"I am like an inmate. But the problem is that I can't even take a shower. I can't even clip my nails or have a haircut," he said.
He's isolated inside a windowless room because he has a form of drug-resistant tuberculosis. Authorities won't say if it's the same strain of TB as Andrew Speaker's.
"I can't look out the window, no walks or anything like that. I'm just being here 24/7 in this room," Daniels says.
Health officials took Daniels into custody after he repeatedly went out into this neighborhood without a face mask. They put him the only place equipped to handle his rare disease: the jail ward of the hospital. And while he is getting medical treatment — though not to the level of Speaker — his attorney says he's being treated more like a criminal than a patient.
"Even prisoners on death row get the opportunity to exercise their legs more than Robert," says his attorney, Nancy Cosme.
County officials concede the forced confinement is unusual, but necessary
"It is absolutely a public health responsibility to prevent others from being infected with what could be a life threatening disease," says Bob England of the Maricopa County Medical Department.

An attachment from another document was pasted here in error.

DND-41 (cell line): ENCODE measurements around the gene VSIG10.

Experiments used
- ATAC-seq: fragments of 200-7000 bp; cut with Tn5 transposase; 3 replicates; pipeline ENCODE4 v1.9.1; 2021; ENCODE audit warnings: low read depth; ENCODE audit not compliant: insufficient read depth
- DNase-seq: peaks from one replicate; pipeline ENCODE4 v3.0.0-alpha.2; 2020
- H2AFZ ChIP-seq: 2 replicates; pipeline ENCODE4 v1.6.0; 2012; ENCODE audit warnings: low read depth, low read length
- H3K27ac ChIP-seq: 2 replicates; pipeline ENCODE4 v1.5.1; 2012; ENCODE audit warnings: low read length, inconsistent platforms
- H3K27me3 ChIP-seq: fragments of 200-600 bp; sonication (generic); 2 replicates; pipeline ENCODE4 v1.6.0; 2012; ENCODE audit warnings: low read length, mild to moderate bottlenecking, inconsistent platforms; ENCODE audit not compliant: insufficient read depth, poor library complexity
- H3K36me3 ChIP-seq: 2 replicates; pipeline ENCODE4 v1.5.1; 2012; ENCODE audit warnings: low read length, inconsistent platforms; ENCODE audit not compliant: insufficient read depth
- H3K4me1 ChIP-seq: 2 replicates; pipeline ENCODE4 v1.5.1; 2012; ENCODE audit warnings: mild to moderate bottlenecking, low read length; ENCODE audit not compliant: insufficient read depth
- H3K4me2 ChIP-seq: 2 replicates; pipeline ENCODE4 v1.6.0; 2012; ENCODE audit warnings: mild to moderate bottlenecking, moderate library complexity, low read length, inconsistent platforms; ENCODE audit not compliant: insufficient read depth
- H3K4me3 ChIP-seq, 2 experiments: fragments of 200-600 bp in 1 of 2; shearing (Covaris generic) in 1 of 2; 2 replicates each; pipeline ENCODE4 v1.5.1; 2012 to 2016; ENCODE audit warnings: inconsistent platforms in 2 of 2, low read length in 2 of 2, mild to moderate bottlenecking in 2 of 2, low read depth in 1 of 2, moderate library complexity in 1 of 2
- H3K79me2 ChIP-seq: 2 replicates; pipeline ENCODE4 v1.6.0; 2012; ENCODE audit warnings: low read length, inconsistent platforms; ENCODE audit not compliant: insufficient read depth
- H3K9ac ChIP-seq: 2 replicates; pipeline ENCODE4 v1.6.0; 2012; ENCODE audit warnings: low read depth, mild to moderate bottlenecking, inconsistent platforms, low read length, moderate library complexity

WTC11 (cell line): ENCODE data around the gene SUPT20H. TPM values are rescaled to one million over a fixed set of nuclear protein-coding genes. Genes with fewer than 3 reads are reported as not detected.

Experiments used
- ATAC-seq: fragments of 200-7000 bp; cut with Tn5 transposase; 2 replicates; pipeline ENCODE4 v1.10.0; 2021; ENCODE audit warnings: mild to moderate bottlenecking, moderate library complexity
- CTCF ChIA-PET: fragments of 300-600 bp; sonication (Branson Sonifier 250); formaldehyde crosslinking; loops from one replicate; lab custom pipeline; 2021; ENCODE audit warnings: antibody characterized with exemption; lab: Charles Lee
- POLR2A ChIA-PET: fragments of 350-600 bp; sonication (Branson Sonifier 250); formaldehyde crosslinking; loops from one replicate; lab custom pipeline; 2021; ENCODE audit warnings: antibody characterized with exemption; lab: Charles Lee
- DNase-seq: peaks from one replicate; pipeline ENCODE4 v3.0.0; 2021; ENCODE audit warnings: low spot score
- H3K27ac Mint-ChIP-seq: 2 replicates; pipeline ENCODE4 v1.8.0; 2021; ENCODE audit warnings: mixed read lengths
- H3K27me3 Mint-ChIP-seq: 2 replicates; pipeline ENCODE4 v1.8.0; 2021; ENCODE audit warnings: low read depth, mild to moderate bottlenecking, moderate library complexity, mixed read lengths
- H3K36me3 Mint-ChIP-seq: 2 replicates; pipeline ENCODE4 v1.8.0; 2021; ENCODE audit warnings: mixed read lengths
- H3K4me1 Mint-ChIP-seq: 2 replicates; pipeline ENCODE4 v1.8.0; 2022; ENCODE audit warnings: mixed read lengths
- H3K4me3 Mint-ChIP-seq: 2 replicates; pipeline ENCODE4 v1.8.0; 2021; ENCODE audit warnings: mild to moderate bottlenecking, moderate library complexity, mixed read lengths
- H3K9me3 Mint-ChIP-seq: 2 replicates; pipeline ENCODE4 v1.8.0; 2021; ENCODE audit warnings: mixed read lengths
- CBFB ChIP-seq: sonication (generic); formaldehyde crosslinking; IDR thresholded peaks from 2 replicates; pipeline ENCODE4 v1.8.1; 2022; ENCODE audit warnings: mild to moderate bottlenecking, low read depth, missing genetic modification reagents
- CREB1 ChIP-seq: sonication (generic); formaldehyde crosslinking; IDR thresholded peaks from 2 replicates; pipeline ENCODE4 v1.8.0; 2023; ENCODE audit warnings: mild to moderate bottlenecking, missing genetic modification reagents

Daniels was first diagnosed with tuberculosis while living in Russia with his wife and son. He came to Phoenix looking for treatment last year.
Drug resistant forms of tuberculosis such as Daniels' have developed over time because some patients stopped taking their antibiotics before an entire prescribed cycle was complete.
And if more people like Daniels and Andrew Speaker ignore the rules, some fear a return to the days of quarantining patients in sanitariums, which was done prior to the use of antibiotics.
For Robert Daniels, that day is here.
"We'll do everything we can to protect the public. And if this is one way to protect the public, (to) keep this guy off the streets, we'll always have room," says Maricopa County Sheriff Joe Arpaio.
Daniels' only escape now: three tests in a row proving medication has his disease somewhat under control.